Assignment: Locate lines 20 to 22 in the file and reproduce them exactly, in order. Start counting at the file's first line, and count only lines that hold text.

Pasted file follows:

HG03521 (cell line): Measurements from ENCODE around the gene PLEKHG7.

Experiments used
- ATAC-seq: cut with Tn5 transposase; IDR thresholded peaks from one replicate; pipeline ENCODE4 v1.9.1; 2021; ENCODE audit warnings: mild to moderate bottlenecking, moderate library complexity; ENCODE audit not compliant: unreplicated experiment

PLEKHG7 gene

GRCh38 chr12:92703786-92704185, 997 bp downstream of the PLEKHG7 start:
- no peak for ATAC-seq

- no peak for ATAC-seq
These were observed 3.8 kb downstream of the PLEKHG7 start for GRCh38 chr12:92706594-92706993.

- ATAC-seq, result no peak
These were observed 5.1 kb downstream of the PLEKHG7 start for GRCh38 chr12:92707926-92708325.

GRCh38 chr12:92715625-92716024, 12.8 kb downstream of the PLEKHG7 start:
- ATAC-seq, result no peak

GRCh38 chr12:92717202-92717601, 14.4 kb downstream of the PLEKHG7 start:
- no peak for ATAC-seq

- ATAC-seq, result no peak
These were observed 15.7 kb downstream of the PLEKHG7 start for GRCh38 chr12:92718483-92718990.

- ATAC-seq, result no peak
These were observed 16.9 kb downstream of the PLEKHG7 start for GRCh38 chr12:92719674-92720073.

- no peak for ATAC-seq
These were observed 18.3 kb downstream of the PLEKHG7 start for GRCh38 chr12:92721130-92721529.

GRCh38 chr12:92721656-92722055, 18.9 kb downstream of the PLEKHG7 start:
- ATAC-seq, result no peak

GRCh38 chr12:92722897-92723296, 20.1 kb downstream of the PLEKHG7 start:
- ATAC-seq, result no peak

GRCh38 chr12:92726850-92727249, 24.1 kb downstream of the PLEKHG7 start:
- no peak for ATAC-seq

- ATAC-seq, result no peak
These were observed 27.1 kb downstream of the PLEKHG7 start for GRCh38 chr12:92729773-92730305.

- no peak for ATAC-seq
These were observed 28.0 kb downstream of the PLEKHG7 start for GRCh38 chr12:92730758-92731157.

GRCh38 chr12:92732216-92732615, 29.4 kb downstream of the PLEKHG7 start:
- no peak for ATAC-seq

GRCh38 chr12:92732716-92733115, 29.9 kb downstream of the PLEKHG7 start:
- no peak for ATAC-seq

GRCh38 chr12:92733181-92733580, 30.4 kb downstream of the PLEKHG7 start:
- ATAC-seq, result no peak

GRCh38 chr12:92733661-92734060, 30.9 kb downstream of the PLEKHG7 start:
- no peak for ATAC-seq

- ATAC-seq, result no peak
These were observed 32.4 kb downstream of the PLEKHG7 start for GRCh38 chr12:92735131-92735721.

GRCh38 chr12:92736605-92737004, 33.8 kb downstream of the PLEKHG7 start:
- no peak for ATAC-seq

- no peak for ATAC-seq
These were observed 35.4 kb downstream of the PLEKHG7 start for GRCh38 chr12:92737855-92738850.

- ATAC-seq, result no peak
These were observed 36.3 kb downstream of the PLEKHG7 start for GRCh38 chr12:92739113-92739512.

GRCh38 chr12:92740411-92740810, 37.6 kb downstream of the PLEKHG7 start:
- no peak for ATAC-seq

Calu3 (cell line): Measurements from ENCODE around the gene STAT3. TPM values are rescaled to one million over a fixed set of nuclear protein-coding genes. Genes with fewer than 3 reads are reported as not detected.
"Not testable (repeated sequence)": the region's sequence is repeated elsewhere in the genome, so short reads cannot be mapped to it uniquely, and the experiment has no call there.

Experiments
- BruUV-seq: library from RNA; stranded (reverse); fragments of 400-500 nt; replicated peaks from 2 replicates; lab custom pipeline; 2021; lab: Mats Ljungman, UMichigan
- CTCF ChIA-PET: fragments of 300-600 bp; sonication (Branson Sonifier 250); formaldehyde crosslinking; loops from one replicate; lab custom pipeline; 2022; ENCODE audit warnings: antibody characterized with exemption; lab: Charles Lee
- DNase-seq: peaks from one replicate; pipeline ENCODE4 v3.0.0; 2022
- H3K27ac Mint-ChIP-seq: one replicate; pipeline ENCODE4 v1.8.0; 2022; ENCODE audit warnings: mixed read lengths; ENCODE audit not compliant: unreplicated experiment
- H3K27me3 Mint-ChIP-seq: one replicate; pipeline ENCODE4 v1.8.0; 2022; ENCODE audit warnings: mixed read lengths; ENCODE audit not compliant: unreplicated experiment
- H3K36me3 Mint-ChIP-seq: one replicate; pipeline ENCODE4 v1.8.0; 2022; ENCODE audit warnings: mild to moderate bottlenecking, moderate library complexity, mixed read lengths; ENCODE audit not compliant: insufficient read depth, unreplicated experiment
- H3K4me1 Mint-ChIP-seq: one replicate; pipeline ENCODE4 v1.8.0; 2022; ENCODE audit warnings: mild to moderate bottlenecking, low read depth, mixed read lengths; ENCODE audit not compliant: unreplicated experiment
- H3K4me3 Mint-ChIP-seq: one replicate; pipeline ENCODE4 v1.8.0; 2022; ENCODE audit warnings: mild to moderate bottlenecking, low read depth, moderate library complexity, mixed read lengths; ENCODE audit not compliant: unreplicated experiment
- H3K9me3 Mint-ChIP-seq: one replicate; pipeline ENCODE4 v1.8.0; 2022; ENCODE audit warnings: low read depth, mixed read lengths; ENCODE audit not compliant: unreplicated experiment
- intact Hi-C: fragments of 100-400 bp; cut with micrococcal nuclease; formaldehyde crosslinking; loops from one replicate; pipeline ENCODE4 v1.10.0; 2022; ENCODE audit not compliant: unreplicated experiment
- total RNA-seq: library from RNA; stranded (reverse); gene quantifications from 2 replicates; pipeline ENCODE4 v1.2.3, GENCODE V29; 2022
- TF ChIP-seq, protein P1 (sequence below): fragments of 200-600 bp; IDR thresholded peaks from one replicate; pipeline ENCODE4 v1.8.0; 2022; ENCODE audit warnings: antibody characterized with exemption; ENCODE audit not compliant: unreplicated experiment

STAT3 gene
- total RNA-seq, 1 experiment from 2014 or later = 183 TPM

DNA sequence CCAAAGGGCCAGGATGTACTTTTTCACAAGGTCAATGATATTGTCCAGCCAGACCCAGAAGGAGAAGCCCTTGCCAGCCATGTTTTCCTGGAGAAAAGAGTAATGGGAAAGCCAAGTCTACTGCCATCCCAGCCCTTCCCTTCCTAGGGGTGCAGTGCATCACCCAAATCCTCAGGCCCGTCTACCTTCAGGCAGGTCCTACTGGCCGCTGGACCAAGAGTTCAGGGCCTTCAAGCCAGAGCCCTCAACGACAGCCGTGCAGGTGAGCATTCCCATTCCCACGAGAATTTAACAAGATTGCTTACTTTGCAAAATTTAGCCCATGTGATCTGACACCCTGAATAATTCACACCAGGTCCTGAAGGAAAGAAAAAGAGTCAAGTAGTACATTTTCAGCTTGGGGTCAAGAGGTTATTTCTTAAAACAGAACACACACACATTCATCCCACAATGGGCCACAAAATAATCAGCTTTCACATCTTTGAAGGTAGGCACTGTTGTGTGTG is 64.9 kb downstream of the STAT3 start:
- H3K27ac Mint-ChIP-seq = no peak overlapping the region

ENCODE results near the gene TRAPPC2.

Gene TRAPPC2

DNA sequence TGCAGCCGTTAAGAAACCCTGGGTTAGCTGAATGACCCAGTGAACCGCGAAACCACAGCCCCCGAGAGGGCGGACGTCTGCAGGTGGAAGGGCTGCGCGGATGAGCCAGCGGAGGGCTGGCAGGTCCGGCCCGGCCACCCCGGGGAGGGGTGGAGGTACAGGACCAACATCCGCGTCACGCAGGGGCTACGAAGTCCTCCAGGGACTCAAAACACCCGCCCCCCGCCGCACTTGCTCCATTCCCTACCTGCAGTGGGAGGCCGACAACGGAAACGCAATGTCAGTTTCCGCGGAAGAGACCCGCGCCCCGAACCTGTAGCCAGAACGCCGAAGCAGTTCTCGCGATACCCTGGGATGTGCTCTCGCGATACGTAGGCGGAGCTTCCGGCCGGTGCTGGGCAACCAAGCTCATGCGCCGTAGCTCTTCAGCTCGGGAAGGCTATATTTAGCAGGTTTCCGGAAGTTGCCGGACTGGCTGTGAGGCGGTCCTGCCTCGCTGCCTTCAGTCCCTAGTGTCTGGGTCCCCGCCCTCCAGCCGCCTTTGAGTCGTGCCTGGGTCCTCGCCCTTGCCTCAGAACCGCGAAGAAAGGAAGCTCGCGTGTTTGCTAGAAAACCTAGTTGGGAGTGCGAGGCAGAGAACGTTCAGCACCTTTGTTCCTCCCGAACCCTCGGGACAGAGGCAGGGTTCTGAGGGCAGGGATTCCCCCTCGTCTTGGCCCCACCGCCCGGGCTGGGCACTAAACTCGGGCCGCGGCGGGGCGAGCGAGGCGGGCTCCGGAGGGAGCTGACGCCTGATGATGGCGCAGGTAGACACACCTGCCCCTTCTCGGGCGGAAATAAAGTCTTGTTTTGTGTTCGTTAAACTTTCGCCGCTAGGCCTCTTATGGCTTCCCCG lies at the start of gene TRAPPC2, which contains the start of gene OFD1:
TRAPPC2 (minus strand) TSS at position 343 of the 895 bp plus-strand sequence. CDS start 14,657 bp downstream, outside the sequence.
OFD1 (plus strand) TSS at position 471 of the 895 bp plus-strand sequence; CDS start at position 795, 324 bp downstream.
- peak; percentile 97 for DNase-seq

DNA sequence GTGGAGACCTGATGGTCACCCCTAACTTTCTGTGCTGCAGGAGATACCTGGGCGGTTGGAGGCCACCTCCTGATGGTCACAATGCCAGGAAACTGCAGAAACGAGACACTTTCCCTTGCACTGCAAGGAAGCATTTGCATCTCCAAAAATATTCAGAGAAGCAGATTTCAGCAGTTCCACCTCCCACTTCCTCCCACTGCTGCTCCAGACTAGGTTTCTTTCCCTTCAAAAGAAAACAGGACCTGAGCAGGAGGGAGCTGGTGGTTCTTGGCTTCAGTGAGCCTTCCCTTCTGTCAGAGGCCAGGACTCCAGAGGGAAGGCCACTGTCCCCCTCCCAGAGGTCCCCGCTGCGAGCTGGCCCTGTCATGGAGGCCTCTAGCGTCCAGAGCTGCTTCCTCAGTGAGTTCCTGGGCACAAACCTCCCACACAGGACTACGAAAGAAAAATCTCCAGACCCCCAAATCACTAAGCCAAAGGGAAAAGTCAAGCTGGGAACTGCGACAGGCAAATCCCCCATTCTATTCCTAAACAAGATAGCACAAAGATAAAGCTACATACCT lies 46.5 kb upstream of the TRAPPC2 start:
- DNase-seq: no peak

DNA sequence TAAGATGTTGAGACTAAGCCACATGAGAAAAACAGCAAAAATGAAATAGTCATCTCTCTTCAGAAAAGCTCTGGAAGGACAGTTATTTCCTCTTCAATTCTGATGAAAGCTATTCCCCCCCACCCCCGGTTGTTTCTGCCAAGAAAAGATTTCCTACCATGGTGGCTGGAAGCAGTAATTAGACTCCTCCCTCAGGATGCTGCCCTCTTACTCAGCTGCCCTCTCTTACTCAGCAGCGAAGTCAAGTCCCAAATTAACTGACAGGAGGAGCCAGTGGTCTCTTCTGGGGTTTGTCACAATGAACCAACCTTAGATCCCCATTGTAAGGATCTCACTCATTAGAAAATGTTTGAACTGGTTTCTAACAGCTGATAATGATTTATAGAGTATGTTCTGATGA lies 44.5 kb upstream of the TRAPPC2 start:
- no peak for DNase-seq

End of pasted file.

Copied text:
These were observed 18.3 kb downstream of the PLEKHG7 start for GRCh38 chr12:92721130-92721529.

GRCh38 chr12:92721656-92722055, 18.9 kb downstream of the PLEKHG7 start:
- ATAC-seq, result no peak